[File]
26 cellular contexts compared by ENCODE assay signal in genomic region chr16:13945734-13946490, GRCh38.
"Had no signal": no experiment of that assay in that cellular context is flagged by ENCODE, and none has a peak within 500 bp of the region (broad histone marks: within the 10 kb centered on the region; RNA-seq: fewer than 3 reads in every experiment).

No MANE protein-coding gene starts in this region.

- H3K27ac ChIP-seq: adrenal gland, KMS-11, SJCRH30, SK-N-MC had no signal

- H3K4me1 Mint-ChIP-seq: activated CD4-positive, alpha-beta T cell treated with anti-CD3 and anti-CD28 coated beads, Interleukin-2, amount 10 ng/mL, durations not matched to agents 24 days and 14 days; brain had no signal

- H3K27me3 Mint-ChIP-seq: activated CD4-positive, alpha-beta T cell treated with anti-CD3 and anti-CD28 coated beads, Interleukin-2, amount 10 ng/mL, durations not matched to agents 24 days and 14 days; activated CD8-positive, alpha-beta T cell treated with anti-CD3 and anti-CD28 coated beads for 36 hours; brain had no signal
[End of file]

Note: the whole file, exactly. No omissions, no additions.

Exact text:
26 cellular contexts compared by ENCODE assay signal in genomic region chr16:13945734-13946490, GRCh38.
"Had no signal": no experiment of that assay in that cellular context is flagged by ENCODE, and none has a peak within 500 bp of the region (broad histone marks: within the 10 kb centered on the region; RNA-seq: fewer than 3 reads in every experiment).

No MANE protein-coding gene starts in this region.

- H3K27ac ChIP-seq: adrenal gland, KMS-11, SJCRH30, SK-N-MC had no signal

- H3K4me1 Mint-ChIP-seq: activated CD4-positive, alpha-beta T cell treated with anti-CD3 and anti-CD28 coated beads, Interleukin-2, amount 10 ng/mL, durations not matched to agents 24 days and 14 days; brain had no signal

- H3K27me3 Mint-ChIP-seq: activated CD4-positive, alpha-beta T cell treated with anti-CD3 and anti-CD28 coated beads, Interleukin-2, amount 10 ng/mL, durations not matched to agents 24 days and 14 days; activated CD8-positive, alpha-beta T cell treated with anti-CD3 and anti-CD28 coated beads for 36 hours; brain had no signal